– jerome
    Commented Nov 27, 2017 at 18:54
  • It is possible in specific situations (for example listening to private network address), depending on your network configuration and which hosts you want to allow.
    – sebasth
    Commented Nov 27, 2017 at 19:17
  • 3
    Additionally, ,sshd_config can set filterings with AlowUsers directive, and also, the authorized_keys can be set with 'from IP or subnet" to filter also.
    – tonioc
    Commented Jun 11, 2018 at 17:38
  • 3
    Note that sshd must be linked against libwrap for TCP wrappers to work (see e.g. here) and that support for tcpwrappers/libwrap was dropped from OpenSSH in v.6.7. On many modern systems Option 2 may no longer work.
    – AstroFloyd
    Commented Sep 19, 2020 at 8:10
  • 1
    @AstroFloyd thank you, I've added a note to the answer.
    – sebasth
    Commented Oct 27, 2020 at 20:39

Here some additional configuration for SSH daemon to extend previous answer:

  • Add user filtering with AllowUsers option in sshd_config file:

    AllowUsers [email protected].* [email protected].* otherid1 otherid2

    This allows johndoe and admin2 only from 192.168.1.* addresses and otherid1, otherid2 from anywhere.

  • Restrict a ssh key or ca-based key to a set of addresses in .ssh/authorized_keys file of a given user's home directory:

    from="192.168.1.*,192.168.2.*" ssh-rsa AAAAB3NzaC1yc2EAAAADAQABAAABA...etc...mnMo7n1DD useralias

    In this example, the public key for useralias will be effective only from given addresses.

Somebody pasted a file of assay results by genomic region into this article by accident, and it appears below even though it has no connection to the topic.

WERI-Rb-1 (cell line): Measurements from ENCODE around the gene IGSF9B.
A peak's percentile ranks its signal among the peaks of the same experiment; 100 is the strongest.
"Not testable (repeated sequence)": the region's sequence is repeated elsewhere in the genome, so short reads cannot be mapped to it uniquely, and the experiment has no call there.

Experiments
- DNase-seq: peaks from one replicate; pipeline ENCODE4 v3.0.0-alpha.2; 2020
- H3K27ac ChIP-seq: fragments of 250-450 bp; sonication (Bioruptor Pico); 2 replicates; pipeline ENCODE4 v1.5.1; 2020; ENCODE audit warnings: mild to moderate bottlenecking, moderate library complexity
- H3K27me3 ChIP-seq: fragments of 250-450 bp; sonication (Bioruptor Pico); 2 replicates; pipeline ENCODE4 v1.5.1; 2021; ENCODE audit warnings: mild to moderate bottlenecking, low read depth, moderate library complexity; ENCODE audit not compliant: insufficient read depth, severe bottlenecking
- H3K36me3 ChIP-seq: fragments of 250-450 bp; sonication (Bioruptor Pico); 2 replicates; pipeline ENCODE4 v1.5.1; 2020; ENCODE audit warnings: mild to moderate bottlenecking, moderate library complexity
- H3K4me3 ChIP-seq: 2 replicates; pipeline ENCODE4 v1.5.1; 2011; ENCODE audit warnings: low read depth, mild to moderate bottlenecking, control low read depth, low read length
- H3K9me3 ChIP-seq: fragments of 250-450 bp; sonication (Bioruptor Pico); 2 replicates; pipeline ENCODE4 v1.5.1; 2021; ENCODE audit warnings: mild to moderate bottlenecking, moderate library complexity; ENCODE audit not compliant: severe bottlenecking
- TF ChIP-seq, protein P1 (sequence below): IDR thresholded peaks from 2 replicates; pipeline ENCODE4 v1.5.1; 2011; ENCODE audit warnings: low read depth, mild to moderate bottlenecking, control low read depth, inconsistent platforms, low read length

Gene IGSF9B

• 6
    In my case, white listing in sshd was better than using iptables/ufw. The firewall was unable to keep up with traffic. We only needed to lock down ssh, so adding AllowUsers clause to /etc/ssh/sshd_config was a much lighter weight solution. Otherwise, you have to continuously tune your fire wall. You also have to stress/load test the firewall and it's hard to anticipate real network traffic patterns. Commented May 13, 2020 at 16:20
  • 3
    The second approach is awesome because it is minimal, thank you. Small tip for the others, double quotes are mandatory even in case of single, explicit address. Commented Apr 14, 2022 at 19:46
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    AllowUsers also has the benefit of e.g. restricting SSH logins to a certain IP address but allowing SFTP logins from anywhere, in case you have other team members that need to access that... hosts.allow or firewalls would restrict both. Commented Jun 1, 2022 at 19:55

If you don't mind installing UFW (Uncomplicated FireWall):

sudo ufw allow from to any port 22

Edit: As previous mentioned it's a good practice to only authenticate using keys instead of passwords which can be done by editing /etc/ssh/sshd_config:

PubkeyAuthentication yes
PasswordAuthentication no
ChallengeResponseAuthentication no
UsePAM no
  • And how should the SSH login be limited to RSA key pair?
    – rickhg12hs
    Commented Apr 30, 2020 at 19:24
  • @rickhg12hs by adding your public RSA key to ~/.ssh/authorized_keys
    – Mahmoud
    Commented Apr 30, 2020 at 21:41
  • More is required to restrict login to only RSA key pair.